What every single one of these incredible people I’ve mentioned has in common is their patience, dedication, passion for the subject, desire to see the students succeed, and ability to teach and share in different formats depending on the needs of the student. All of them displayed a notable amount of patience and understanding, as so often concepts would have to be explained to me over, and over, and over before it finally made sense. I am forever grateful for each and every one of these incredible faculty members. I didn’t have the privilege of working with all of the staff in the math lab but I have no doubt that each and every one of them is very much valuable in their own, special way.

In case you are curious, I didn’t get the “C” that I needed to be admitted into the BSN nursing program. You see, I got a “B” and was informed just last week that I was accepted (for the Spring 2017 semester) and will not have to be put on the waiting list!

Thank you for your amazing staff. Thank you for providing this amazing tutoring lab to the students of ACC. Thank you for providing this resource free of charge, included with the cost of tuition. I couldn’t have achieved (or afforded) what I thought was an impossible feat without the help of all of my “algebra angels”. I am forever grateful and humble.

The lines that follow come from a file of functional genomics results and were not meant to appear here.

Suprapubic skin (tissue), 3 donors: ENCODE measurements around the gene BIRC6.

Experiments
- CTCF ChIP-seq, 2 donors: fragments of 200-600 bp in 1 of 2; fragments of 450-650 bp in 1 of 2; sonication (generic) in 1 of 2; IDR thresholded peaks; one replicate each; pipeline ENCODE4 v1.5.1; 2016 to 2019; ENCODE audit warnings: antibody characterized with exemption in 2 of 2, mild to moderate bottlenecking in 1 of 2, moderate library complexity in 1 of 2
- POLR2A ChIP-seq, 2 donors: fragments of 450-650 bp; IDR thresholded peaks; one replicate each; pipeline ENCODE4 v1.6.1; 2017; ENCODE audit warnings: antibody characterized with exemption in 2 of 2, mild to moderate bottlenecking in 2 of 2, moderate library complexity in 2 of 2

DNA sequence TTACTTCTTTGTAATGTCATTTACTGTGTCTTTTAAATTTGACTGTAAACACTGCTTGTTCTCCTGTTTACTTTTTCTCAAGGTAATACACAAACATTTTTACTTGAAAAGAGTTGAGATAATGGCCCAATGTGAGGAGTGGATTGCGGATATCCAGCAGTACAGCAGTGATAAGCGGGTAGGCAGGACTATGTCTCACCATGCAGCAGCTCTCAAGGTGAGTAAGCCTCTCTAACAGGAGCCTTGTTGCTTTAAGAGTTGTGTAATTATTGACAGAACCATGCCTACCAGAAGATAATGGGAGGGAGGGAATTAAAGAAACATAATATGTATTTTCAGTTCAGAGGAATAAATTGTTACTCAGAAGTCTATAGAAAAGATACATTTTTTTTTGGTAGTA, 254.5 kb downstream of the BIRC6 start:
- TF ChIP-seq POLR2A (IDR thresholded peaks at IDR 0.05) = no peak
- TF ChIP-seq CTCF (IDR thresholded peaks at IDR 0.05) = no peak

by Jessica Kallina

How to be Successful on the Math College Placement Test

ACC Math Professor Alexsis Venter teaching.

ACC Math Professor Alexsis Venter teaching

Placement testing at ACC has changed in the last semester.  The new test called the Community College Placement Test (CCPT) is offered by appointment only and is designed to be taken only once. The math portion takes about 90 minutes.

It is important that students come prepared so the mathematics department has developed FREE placement test preparation materials. Students have the option to either work through a workbook or through an online course at their own pace or attend a 4-hour boot camp style course designed to brush off the cobwebs that may have formed.

All of these options have been designed specifically for the new College Placement Test by ACC Faculty. Best of all, you can get all the FREE help you need in the Math Support Center in M2850 during operating hours.

by Patricia Anderson, ACC Mathematics Department Chair